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Psalms 93:5

    Psalms 93:5 Translations

    King James Version (KJV)

    Thy testimonies are very sure: holiness becometh thine house, O LORD, for ever.

    American King James Version (AKJV)

    Your testimonies are very sure: holiness becomes your house, O LORD, for ever.

    American Standard Version (ASV)

    Thy testimonies are very sure: Holiness becometh thy house, O Jehovah, for evermore.

    Basic English Translation (BBE)

    Your witness is most certain; it is right for your house to be holy, O Lord, for ever.

    Webster's Revision

    Thy testimonies are very sure: Holiness becometh thy house, O Jehovah, for evermore.

    World English Bible

    Your statutes stand firm. Holiness adorns your house, Yahweh, forevermore.

    English Revised Version (ERV)

    Thy testimonies are very sure: holiness becometh thine house, O LORD, for evermore.

    Clarke's Commentary on Psalms 93:5

    Thy testimonies are very sure - Thou wilt as surely fulfill thy word as thou wilt keep possession of thy throne.

    Holiness becometh thine house - Thy nature is holy, all thy works are holy, and thy word is holy; therefore, thy house - thy Church should be holy. The building itself should be sanctified - should be so consecrated to thy worship alone, that it shall never be employed in any other service. The ministers of this Church should be holy, the members holy, the ordinances holy; its faith, its discipline, and its practice holy. And this at all times, and in all circumstances; for holiness becometh thine house-for ever," לארך ימים le-orech yamim, for length of days. During the whole lapse of time; till the sun and moon shall be no more. The old Psalter says the house of God is man's saule; and of this house holiness is נאוה naavah, "the ornament;" it produces that meek and quiet spirit which is in the sight of God of great price. No decoration of person nor simplicity of dress can supply the place of this heavenly clothing.

    Barnes' Notes on Psalms 93:5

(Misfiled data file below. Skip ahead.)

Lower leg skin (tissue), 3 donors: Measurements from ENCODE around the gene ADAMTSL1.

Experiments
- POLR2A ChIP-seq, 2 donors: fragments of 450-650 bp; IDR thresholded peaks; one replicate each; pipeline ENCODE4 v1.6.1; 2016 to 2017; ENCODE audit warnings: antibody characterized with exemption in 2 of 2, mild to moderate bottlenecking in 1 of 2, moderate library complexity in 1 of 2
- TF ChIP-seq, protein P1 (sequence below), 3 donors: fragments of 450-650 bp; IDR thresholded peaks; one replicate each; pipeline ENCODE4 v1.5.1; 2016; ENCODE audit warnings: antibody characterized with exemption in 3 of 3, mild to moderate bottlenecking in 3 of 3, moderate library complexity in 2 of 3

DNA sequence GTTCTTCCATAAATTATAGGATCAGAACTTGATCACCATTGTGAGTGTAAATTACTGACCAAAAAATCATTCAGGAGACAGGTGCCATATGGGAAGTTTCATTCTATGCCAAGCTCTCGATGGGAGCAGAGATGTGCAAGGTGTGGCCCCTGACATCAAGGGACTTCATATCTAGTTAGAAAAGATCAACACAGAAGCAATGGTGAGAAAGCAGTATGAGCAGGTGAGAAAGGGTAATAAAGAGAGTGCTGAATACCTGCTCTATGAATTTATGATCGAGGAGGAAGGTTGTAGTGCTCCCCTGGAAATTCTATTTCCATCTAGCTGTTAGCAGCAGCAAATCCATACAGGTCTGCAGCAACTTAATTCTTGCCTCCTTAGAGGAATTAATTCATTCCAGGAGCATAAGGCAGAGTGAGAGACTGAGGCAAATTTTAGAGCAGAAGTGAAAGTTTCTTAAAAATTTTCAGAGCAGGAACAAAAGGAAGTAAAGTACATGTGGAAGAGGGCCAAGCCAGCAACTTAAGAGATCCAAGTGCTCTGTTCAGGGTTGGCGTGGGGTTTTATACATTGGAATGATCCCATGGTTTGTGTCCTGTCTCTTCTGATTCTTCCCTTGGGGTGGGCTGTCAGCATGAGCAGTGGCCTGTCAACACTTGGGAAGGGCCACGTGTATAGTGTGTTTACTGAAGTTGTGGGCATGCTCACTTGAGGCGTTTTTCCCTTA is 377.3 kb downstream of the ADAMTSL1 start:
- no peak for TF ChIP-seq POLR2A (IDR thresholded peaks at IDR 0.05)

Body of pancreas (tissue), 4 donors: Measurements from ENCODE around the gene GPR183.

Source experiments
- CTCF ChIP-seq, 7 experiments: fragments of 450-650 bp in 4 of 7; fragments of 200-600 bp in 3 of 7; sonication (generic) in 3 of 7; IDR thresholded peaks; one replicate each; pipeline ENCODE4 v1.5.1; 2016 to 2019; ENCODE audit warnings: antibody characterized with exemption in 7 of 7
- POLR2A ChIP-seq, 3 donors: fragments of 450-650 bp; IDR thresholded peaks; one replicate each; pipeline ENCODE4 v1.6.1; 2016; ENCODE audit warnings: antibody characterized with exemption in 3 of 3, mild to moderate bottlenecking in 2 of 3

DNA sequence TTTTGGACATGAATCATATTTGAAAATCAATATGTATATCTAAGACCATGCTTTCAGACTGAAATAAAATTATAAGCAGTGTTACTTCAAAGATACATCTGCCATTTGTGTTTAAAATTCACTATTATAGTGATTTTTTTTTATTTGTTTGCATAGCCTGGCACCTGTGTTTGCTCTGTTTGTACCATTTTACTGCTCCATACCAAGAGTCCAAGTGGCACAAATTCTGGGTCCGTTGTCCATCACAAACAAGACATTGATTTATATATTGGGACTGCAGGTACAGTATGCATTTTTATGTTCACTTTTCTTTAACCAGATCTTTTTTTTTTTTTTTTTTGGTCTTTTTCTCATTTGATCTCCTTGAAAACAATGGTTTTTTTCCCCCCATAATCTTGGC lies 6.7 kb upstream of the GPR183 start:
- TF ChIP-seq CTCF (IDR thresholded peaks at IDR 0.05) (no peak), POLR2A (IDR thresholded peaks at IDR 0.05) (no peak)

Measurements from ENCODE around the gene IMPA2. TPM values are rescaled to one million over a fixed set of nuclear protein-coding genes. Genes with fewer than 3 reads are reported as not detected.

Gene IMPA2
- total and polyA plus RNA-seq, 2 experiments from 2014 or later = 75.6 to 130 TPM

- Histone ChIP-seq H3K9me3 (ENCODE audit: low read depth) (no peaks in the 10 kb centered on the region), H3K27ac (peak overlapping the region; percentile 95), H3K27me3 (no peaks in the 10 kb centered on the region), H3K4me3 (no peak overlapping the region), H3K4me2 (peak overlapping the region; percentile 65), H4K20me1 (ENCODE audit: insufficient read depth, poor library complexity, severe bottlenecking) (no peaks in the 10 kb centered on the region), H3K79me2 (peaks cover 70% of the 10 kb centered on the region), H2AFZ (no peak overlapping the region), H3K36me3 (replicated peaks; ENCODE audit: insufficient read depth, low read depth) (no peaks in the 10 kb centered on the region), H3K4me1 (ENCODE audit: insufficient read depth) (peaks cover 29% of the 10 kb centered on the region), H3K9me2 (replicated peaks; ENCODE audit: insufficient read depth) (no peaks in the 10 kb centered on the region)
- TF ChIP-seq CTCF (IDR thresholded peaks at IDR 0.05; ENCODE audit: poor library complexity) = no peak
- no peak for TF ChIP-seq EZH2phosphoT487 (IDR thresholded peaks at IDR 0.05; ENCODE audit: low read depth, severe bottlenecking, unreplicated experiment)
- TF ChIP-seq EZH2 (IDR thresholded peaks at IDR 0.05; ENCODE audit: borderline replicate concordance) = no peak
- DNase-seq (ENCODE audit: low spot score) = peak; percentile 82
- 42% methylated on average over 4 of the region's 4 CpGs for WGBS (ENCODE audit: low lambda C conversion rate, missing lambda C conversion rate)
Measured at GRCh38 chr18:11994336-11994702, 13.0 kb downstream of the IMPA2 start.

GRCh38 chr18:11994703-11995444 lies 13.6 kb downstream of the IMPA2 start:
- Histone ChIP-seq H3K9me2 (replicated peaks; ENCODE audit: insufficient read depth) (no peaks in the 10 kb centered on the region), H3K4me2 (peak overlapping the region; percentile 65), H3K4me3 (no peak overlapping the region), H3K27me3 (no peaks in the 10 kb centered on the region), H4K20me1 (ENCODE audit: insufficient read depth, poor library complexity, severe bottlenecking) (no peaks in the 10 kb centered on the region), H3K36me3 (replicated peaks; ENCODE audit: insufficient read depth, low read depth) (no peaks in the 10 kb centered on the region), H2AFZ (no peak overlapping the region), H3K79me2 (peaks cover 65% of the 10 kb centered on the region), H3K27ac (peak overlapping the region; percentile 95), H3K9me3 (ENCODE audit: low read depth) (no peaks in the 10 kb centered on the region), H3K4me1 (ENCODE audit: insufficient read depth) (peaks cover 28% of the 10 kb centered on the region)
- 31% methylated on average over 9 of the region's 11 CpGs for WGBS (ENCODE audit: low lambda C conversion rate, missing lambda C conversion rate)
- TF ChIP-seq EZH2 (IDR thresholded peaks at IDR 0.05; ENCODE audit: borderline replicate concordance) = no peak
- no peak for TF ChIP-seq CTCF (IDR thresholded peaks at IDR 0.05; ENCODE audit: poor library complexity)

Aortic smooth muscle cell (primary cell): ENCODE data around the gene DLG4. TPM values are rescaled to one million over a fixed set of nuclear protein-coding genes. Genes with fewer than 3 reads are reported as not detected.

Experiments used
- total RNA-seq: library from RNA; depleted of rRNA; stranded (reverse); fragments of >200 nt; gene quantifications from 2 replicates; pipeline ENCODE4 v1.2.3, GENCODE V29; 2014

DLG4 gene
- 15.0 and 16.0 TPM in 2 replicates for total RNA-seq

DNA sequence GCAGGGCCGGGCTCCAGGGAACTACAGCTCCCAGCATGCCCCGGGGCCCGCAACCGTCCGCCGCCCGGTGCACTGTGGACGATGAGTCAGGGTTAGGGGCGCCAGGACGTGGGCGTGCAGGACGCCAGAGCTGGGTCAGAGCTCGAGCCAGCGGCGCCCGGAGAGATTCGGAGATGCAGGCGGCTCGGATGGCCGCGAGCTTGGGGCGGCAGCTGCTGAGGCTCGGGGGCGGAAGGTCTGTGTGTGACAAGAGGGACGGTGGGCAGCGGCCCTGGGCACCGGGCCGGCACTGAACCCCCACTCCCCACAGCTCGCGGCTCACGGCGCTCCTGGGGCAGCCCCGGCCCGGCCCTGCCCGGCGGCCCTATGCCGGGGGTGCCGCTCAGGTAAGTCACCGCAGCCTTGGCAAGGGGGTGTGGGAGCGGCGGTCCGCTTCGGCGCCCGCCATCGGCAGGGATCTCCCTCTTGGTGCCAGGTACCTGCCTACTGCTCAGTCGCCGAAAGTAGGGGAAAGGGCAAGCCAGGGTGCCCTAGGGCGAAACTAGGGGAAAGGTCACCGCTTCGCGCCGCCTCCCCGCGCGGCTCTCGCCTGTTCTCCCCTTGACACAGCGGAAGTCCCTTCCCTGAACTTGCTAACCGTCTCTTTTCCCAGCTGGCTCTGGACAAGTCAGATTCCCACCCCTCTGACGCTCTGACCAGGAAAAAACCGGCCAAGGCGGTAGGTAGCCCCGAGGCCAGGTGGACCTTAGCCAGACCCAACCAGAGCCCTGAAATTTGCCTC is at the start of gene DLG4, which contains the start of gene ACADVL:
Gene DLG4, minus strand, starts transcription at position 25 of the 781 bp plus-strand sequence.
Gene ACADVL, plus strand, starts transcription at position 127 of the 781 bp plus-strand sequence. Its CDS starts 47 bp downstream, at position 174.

Thy testimonies are very sure - All that thou hast borne witness to; all that thou hast affirmed or declared to be true. This would embrace "all that" God has spoken, whether his law, his promises, his commands, his prophecies, or his statements of what has occurred and of what will occur. See the notes at Psalm 19:7.

    Holiness becometh thine house, O Lord - The psalm seems to have been intended to be used in the sanctuary, as a part of public worship, and the word "holiness" here would seem to mean a proper respect for God; confidence in him; a state of mind free from all doubt, and from all that is impure. Perhaps there may be here, also, the idea that in all the convulsions of the world; in all that threatens to overthrow truth and righteousness; in all the attacks which are made on the divine government; in all the efforts of the defenders of error, and in the midst of abounding iniquity, the church should maintain a firm adherence to the principles of "holiness," to that which is right and true. There should be one place - the church - where there would be no wavering in regard to truth and holiness; one place, where the truth would be defended whatever commotions might be abroad. The main idea, therefore, in the psalm is, that, in view of the fact that God reigns, and that nothing can frustrate his plans, or disturb his throne, we should approach him with reverence, with humble trust, with sincere and pure hearts.

    In a larger sense, also, in the largest sense conceivable - it is true that "holiness," purity, freedom from evil thoughts, from a wanton eye and a wanton imagination, from unholy plans and purposes, should prevail in the house of God, and should be regarded as indispensable to proper worship. As heaven is pure, and as there shall enter there nothing "that defileth, neither whatsoever worketh abomination or maketh a lie" Revelation 21:27, so in the place where we seek to prepare for that holy world - the sanctuary of God - nothing should be allowed to enter that is impure and polluting; nothing that tends to corrupt or defile the soul. It may be added, that attendance in a place of public worship is calculated to make the heart pure, and to banish unholy thoughts and purposes from the soul. A man who feels that he is in the presence of a holy God, will not be likely to welcome into his soul polluted images and unholy desires.

    Forever - Margin, as in Hebrew, "to length of days." The idea is, that it is always appropriate. See the notes at Psalm 23:6.